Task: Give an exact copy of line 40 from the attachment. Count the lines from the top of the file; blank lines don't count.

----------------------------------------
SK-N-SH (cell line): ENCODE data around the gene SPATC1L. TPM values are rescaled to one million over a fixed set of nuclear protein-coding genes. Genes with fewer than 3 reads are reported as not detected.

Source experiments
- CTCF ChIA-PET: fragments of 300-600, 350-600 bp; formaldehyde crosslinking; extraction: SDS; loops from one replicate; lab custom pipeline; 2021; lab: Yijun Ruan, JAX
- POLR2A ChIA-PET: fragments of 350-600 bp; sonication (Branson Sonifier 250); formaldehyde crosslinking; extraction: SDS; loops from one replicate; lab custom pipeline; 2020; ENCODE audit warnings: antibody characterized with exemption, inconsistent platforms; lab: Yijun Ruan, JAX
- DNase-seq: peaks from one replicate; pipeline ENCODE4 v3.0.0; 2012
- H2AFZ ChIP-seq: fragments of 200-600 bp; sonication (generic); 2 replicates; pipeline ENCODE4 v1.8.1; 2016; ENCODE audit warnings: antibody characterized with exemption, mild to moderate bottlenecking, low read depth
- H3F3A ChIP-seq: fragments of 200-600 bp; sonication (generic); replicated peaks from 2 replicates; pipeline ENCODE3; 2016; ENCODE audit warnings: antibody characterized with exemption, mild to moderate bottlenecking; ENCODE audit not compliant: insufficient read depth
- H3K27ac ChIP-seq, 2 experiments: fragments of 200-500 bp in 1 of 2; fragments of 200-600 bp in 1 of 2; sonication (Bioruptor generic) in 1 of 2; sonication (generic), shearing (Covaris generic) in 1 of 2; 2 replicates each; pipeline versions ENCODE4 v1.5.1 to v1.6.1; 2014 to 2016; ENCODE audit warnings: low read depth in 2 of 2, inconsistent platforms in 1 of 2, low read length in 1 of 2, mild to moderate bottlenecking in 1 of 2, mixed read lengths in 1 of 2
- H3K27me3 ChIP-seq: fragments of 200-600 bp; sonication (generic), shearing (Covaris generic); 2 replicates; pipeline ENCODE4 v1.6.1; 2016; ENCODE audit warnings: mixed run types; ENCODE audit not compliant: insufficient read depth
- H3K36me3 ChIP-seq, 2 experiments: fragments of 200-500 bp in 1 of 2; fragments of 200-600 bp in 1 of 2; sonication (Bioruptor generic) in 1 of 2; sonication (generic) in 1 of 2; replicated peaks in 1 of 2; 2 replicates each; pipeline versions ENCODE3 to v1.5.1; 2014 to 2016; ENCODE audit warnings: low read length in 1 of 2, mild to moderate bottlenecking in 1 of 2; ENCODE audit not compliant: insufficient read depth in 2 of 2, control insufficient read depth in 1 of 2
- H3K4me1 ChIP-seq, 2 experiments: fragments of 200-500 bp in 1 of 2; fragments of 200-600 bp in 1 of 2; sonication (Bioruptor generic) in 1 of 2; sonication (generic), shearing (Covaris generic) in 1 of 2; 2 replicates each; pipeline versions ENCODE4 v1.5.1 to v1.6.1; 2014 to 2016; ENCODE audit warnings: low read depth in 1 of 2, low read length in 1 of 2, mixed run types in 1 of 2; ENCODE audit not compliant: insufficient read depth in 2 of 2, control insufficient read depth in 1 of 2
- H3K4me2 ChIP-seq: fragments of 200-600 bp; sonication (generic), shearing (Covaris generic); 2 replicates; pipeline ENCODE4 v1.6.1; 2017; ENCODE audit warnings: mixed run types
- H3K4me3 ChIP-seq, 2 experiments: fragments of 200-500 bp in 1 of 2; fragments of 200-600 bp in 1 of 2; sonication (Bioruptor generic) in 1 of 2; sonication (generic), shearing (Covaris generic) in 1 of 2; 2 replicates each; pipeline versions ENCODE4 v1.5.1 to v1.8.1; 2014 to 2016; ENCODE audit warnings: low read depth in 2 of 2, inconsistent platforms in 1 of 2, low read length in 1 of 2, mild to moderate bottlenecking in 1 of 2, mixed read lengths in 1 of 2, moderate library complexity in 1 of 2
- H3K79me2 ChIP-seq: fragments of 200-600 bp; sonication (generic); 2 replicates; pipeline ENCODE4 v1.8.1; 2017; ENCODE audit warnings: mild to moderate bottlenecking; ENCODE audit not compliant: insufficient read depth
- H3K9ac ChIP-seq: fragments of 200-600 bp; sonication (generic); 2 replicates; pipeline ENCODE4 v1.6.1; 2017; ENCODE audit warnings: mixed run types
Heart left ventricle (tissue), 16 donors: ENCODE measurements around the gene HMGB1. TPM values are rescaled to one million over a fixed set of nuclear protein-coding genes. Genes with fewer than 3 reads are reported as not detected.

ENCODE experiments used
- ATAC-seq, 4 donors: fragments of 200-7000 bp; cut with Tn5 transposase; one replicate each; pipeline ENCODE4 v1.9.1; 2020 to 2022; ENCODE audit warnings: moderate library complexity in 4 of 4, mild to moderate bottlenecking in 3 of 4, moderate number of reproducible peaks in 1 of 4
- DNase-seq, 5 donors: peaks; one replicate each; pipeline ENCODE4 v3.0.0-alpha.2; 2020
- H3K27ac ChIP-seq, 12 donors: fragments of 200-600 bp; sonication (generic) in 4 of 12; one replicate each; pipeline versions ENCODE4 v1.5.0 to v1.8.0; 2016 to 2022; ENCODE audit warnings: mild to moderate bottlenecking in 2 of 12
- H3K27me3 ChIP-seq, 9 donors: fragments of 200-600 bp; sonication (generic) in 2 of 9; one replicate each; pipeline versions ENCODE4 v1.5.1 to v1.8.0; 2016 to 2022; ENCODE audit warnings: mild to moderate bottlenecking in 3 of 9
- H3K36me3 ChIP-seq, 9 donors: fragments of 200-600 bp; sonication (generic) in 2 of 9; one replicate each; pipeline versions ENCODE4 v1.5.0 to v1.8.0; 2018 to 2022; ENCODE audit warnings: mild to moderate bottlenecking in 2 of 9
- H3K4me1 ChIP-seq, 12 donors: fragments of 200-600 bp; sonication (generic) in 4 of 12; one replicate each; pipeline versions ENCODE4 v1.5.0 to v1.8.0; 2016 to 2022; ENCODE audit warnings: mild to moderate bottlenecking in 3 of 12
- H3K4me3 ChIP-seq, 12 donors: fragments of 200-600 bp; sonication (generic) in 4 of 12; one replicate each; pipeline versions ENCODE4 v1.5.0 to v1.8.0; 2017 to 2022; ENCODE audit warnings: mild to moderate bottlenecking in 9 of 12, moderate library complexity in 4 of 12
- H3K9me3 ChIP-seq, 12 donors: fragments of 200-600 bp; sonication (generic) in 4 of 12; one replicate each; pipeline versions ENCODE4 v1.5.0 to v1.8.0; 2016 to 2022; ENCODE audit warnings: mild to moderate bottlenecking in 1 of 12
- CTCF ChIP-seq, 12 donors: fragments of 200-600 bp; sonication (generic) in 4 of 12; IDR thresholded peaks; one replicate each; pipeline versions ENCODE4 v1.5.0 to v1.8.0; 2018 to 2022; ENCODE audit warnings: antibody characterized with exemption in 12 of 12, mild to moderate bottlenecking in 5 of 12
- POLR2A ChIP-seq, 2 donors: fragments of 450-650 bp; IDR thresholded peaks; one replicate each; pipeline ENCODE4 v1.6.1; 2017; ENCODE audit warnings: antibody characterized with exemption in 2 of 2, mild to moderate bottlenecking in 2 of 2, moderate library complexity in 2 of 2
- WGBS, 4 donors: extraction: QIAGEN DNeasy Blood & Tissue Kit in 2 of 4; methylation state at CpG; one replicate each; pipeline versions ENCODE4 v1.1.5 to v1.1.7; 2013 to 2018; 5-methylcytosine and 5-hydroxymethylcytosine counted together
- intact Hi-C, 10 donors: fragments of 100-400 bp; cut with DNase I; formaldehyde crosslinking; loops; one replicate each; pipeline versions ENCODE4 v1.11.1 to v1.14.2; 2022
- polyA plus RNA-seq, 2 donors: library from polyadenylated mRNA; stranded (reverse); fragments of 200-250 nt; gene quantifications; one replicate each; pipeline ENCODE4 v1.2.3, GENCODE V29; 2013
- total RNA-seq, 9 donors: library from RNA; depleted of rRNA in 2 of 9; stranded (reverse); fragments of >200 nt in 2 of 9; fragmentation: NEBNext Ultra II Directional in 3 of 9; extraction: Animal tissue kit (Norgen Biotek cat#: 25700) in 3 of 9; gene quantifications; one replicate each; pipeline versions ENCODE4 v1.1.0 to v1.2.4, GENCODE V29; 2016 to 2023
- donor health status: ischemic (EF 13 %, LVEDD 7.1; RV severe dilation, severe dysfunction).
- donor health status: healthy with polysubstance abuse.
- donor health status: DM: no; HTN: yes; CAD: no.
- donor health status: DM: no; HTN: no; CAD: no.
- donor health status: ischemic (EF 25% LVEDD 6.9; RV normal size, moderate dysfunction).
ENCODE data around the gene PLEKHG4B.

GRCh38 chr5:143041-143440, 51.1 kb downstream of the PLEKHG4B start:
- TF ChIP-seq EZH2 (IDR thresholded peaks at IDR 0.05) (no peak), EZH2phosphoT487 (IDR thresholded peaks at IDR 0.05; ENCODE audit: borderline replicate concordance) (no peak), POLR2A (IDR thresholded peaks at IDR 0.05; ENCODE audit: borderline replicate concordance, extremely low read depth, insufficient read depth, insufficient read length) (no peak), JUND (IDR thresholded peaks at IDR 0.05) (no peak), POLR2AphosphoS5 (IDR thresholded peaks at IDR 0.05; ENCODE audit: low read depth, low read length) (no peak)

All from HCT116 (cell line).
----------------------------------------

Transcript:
All from HCT116 (cell line).